Frames, like cutters, also come in many shapes and sizes. Beginners usually start with a hoop for about $30CAD.
They might progress to a lap frame (starting at around $120CAD) next. There are many different styles of lap frames, some with gripper strips and some without. Some also swivel 360 degrees, some do not. You pay according to the features.
Then, if they want, they can purchase a floor frame ($300CAD plus). Floor frames can be round, square, rectangular, octagonal, you name it! They can tilt and swivel 360 degrees if you want…for a price. I have a rectangular floor frame with gripper strips to hold my linen backing in place while I hook.
Having said all this, some people hook with no frame! For the majority of people it is easier with a frame.
The frame can be a determining factor in the size of rugs you hook, but doesn’t have to be if you chose carefully. I have seen people with hoops hook large pieces. However you risk the weight of the rug breaking your hoop or frame if you are not careful. I have had this happen with some of the weaker hoops I’ve used. This is more of an issue if you hook wide cut or primitive and have a very heavy rug on your frame.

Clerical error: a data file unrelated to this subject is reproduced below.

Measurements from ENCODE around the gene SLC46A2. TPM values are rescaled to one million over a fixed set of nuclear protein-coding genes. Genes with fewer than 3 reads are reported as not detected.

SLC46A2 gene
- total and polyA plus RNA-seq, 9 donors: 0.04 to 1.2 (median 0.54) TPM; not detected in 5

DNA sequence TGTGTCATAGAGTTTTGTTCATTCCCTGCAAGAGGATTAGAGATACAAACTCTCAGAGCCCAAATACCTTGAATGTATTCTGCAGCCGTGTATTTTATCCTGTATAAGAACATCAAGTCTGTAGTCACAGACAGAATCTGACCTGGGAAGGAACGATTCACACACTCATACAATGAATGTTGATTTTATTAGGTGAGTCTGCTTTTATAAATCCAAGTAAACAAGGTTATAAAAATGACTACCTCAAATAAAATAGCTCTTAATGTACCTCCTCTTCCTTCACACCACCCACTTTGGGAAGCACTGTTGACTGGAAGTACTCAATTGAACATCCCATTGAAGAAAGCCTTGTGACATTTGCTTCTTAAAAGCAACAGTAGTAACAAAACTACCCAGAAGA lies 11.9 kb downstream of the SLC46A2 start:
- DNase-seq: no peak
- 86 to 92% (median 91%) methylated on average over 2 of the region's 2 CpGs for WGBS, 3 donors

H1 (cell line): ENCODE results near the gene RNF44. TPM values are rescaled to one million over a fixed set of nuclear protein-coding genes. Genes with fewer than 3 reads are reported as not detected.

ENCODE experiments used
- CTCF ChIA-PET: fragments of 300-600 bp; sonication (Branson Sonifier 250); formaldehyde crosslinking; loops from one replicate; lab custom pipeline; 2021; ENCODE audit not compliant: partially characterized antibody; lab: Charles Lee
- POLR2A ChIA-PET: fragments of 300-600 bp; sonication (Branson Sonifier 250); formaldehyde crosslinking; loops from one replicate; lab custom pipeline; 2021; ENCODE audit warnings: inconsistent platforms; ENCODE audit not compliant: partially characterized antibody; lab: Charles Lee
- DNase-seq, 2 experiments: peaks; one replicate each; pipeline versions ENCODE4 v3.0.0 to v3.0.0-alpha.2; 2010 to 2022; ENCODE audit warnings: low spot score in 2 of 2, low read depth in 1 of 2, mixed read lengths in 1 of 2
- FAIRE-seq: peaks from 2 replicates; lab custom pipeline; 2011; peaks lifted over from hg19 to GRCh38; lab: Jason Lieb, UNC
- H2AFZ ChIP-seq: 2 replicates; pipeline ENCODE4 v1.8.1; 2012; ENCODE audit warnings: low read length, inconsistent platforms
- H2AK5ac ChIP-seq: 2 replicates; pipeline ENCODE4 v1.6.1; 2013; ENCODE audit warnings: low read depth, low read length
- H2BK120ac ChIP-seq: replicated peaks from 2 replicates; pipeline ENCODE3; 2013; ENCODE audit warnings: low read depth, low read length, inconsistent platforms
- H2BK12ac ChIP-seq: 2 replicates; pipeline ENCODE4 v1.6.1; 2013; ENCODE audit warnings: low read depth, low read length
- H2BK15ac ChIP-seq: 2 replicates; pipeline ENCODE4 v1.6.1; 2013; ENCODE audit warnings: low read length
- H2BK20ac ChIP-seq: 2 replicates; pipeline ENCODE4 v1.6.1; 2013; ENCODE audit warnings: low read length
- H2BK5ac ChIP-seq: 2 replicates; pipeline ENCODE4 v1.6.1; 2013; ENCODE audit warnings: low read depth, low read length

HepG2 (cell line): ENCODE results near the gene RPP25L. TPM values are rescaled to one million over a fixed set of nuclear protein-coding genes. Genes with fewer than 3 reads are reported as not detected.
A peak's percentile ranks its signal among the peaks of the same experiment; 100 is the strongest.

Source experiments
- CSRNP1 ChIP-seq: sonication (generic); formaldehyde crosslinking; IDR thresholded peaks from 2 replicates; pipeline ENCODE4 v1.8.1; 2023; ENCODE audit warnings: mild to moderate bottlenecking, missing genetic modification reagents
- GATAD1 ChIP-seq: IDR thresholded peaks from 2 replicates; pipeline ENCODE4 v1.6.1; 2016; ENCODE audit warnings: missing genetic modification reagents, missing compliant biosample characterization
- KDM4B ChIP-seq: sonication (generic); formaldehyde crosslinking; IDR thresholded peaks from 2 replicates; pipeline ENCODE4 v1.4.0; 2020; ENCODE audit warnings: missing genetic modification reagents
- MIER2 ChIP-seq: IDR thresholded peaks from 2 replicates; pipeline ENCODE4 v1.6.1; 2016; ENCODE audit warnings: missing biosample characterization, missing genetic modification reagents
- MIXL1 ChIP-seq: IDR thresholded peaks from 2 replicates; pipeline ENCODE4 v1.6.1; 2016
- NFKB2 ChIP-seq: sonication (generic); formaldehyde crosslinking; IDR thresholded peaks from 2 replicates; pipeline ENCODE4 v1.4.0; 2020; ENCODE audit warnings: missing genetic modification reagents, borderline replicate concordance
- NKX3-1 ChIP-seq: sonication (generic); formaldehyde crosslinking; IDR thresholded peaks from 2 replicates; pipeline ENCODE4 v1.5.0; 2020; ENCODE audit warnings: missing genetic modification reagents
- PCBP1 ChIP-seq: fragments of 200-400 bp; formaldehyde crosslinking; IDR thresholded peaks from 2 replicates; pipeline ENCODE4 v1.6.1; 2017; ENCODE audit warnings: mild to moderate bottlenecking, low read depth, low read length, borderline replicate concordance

The determining factor for frame size in our house was the size of the space we had for me to hook. It is an 8’x12′ area ringed with windows and bookshelves of wool and fibre. I had room for a floor frame…just.
My frame is the rectangular frame made by Keith Small of Impressions in Woodwork in St. Mary’s, Ontario, Canada. It has gripper strips around the edges to hold my backing taut and in place for hooking.
There are also large frames sold in Nova Scotia called Cheticamp frames. These are large floor frames 18″ x 40″ and longer. They are ideal for larger rugs, if you have the room for them. They start at $400CAD.